D triggers a voltage measurement. The DAC output voltage is 100% (255/255) of the internal reference, 2.5volts.

SPI>[0b00110000 0 0] d
120 SPI WRITE: 0x30<–write DAC command
120 SPI WRITE: 0x00<–DAC value
120 SPI WRITE: 0x00<–don’t care

The same command with a DAC value of 0 outputs 0% (0/255) of 2.5volts; 0volts.

SPI>[0b00110000 128 0] d
120 SPI WRITE: 0x30<–write DAC command
120 SPI WRITE: 0x80<–DAC value
120 SPI WRITE: 0x00<–don’t care

A DAC value of 128 is about 50% (128/255) of the reference voltage, 1.2volts.

SPI>[0b01000000 0 0] d
120 SPI WRITE: 0x40<–power down command
120 SPI WRITE: 0x00<–don’t care
120 SPI WRITE: 0x00<–don’t care

The LTC2640 has a low power mode, triggered by the command 0b01000000 and two bytes that are ignored. After the power down command we can verify that there’s output from the DAC. Write any DAC value to exit low power mode.

Taking it further

What’s the next step for the Bus Pirate? We’ll eventually make a final update to the design that includes USB on a professionally made, double-sided PCB. Power supply indicator LEDs were slated for this version, but didn’t get included. It would also be handy to have an AT  keyboard connector for debugging without a PC. Check out the roadmap and wishlists on the Hack a Day Bus Pirate page.


65 thoughts on “How-to: Bus Pirate v1, improved universal serial interface

  1. i am mulling over the concept of a FX2 based USB interface that gets straight jacketed to a 16 bit Micros. The data transfer speed being the one obvious reason, the other is I dont have to mess with generating 5V supplies. Does any one have a recommendation for a 16bit Micro?

  2. @ ian lesnet
    Finally I get my pic work whit the icd2 whit icsp. The problem was the icsp adaptor cable. The data about the rj11 of my icd2 clone pinout was incorrect!!!
    Now the problem is to understand how use mplab to program the pic whit an already assembled program…

  3. WOW IT WORK!!!! :-) Finally!!!
    Can somebody explain me wich are the behaviuor of the two led?
    Because I have one bus pirate whit the led1 turned on on power on, and the other with the same led off. Wich is correct? When they light up and what they mean?

    Many thanks again!!!!

  4. @ian – re: problems with usb to serial adaptor

    Sorry for the delay in responding. As you suggested I tried changing the bus rate to 9600 and the device now works via the usb serial adaptor. How do I make this change permanent?
    When I unplug the power the bit rate reverts back to the non-working 115200 rate

  5. @sideblazs – The only way to do that right now is to make 9600 the default speed in the firmware and do a custom compile.

    I don’t know if this helps, but today I tested V1a hardware (this how-to) with an FTDI-based USB->serial converter at 115200. I didn’t have any problems. I did have to go to advanced settings in the control panel and change the FTDI driver to 115200bps, the default was 9600.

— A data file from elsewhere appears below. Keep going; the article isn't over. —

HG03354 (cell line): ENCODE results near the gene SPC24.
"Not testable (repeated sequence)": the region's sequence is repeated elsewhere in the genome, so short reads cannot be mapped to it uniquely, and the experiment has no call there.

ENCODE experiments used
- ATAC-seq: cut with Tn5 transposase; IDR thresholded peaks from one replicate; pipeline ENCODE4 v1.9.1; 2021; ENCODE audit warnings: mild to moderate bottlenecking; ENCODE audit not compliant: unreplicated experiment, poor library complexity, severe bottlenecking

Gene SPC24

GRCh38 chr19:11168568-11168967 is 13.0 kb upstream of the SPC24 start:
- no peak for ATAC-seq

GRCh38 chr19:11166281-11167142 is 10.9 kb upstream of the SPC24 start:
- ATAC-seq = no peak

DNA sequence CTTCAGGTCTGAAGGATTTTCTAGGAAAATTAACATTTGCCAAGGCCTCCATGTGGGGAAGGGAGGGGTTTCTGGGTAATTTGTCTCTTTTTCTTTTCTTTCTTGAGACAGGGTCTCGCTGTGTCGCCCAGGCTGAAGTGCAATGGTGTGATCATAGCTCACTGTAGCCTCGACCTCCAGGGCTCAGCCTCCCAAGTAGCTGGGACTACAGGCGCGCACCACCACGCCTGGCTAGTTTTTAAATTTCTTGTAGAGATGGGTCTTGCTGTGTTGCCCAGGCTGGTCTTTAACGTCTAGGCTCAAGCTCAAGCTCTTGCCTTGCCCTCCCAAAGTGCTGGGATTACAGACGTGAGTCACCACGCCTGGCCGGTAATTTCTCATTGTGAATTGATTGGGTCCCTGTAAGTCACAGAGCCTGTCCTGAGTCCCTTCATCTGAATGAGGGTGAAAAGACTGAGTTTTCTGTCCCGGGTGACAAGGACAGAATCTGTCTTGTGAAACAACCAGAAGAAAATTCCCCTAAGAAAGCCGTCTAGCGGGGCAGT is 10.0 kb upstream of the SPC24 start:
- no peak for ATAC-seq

6. My bus pirate v1 default boud rate is 115200/4=28800 bps. Maybe i don’t program something, like fuses in avr?
    And why bus pirate use software I2C, not hardware? I dont now why, but in my bus pirate I2C don’t work.

  7. @vaidas – Did you disable the 4x PLL fuse? That might do it, as 28800bps isn’t a programmed speed option. It is set in the firmware, so check that your programing software isn’t making any changes.

    We used software I2C because the I2C hardware module in the 24FJ64GA002 revision 3 is broken.

  8. Thanks, ian lesnet. I only download original hex to my pic flash. 4x fuse is enabled in this hex, or i need enable it manually?

    Now i use modified firmware and have 115200 speed (modify UART settings), but I2C mode don’t work. SCL, SDA pins allways are low. In terminal i write M, then 4 to select I2C mode, then { symbol and then trying to send 69 value (E symbol). Maybe i forgot something in mode selecting, or, like in UART enable with { symbol.

  9. Oh, my in programmer soft (beeprog) need to select “program config bits” – i forgot about it.

    Yes, i use pullups.
    Maybe problem is in source file “m_i2c_1.c”, function “i2csendbyte” is line “SDA_TRIS=I2CHIGH;”? This command set SDA pin direction to input. but here need set SDA pin to high value – send “1”. When sending “0”, all ok – SDA direction is input, SDA value “0”.

  10. With pull-ups, TRIS=1,PORT=0 is HIGH; TRIS=0, PORT=0 is LOW. With a high-impedance bus like I2C we manipulate the TRIS (direction) register rather than the port pins. We’ve done a ton of testing of the I2C library, I’m pretty sure there’s no functional problems. What are you trying to interface? Did you connect the pull-up jumpers and connect a power source to the pull-up supply terminal? What happens when you try menu option ‘V’? ‘V’ will give you a voltage report. It should look like this if there is power to the pull-up supply terminal:
    VOLTAGE MONITOR: 5V: 4.9 | 3.3V: 3.3 | VPULLUP: 4.9 |

  11. Sure, you can use a jumper wire to connect to either the 3.3 or 5.0 volt supply.

    We did this in case we want to work with external supplies or low voltage parts, such as 1.8 or 2.5 volt parts.